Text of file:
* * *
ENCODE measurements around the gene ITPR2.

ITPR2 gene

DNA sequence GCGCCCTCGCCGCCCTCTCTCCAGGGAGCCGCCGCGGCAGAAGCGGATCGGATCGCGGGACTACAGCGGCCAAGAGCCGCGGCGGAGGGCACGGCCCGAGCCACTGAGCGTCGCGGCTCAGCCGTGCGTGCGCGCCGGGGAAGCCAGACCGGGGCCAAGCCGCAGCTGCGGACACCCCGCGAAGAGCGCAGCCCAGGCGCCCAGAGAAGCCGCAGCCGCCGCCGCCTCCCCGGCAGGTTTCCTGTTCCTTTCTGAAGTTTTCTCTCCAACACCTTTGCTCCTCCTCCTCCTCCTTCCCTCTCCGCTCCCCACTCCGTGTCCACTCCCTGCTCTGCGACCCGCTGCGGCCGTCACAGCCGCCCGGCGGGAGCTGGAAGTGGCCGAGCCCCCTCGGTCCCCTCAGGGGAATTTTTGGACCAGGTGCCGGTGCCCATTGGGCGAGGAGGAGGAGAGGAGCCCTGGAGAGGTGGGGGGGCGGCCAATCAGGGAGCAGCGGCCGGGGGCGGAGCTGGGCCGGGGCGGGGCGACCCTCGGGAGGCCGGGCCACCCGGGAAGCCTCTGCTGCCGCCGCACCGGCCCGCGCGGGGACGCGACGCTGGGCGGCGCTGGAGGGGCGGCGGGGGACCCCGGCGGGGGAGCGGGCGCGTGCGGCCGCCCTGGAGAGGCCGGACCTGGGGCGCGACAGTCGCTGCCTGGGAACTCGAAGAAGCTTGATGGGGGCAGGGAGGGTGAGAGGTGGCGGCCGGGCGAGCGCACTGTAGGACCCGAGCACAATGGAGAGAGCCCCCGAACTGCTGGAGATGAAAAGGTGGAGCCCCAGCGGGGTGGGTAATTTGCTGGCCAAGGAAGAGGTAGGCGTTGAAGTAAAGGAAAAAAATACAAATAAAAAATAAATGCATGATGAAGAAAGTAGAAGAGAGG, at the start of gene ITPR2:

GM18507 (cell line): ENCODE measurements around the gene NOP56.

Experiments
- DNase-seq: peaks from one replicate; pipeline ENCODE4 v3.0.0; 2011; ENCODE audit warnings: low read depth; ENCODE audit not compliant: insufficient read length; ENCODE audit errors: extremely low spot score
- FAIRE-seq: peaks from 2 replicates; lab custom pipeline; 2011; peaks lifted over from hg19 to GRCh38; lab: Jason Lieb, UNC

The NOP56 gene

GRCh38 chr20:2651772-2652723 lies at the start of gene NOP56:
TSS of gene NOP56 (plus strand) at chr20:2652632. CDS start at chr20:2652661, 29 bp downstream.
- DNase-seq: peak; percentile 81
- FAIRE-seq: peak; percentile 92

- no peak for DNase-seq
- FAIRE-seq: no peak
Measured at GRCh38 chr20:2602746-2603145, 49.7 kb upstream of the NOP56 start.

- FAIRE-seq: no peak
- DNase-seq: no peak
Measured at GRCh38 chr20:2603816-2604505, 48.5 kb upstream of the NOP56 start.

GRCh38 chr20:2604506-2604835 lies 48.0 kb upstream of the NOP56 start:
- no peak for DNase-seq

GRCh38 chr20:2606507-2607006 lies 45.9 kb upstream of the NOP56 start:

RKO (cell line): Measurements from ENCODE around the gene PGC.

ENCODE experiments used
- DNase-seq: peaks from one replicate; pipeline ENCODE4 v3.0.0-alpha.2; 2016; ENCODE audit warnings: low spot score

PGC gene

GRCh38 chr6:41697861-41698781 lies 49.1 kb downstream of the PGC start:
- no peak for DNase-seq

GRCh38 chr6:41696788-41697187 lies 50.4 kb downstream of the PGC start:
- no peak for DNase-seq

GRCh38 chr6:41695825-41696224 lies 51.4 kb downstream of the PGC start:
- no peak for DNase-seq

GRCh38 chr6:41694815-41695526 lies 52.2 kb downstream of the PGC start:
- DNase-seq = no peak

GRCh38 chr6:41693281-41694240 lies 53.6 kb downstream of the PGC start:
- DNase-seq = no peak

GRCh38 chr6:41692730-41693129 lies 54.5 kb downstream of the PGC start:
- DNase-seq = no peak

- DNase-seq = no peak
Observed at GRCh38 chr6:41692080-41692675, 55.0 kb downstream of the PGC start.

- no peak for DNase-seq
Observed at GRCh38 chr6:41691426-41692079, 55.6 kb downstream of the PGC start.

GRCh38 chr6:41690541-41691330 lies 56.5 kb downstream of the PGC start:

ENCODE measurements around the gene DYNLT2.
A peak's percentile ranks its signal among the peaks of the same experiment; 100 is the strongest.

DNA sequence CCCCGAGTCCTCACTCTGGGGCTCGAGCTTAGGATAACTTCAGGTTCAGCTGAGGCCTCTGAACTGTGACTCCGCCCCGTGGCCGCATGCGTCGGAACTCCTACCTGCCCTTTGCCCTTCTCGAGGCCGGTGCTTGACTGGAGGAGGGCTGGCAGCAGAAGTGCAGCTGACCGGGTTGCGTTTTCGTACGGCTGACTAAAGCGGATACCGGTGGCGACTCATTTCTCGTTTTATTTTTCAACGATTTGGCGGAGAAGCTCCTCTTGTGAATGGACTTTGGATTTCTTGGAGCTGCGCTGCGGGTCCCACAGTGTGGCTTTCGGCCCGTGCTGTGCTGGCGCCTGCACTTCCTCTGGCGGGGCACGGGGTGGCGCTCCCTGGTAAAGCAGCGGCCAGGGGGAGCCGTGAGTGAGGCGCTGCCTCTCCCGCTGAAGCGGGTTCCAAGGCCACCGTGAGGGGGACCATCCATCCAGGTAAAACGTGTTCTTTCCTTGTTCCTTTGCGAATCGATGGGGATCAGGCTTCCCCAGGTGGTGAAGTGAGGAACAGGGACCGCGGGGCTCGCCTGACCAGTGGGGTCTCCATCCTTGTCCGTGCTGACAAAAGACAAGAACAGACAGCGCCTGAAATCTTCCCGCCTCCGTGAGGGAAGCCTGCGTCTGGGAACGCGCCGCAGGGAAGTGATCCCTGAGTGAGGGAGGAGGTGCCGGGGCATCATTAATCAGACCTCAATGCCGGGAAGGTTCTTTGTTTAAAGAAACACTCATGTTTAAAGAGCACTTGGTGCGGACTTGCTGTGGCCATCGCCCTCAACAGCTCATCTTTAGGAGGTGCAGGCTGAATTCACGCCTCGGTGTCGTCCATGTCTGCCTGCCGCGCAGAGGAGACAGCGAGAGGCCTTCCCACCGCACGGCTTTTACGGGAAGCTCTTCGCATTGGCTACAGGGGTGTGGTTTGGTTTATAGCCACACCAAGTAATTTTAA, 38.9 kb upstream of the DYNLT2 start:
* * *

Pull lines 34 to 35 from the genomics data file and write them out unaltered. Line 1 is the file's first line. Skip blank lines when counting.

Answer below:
GRCh38 chr6:41693281-41694240 lies 53.6 kb downstream of the PGC start:
- DNase-seq = no peak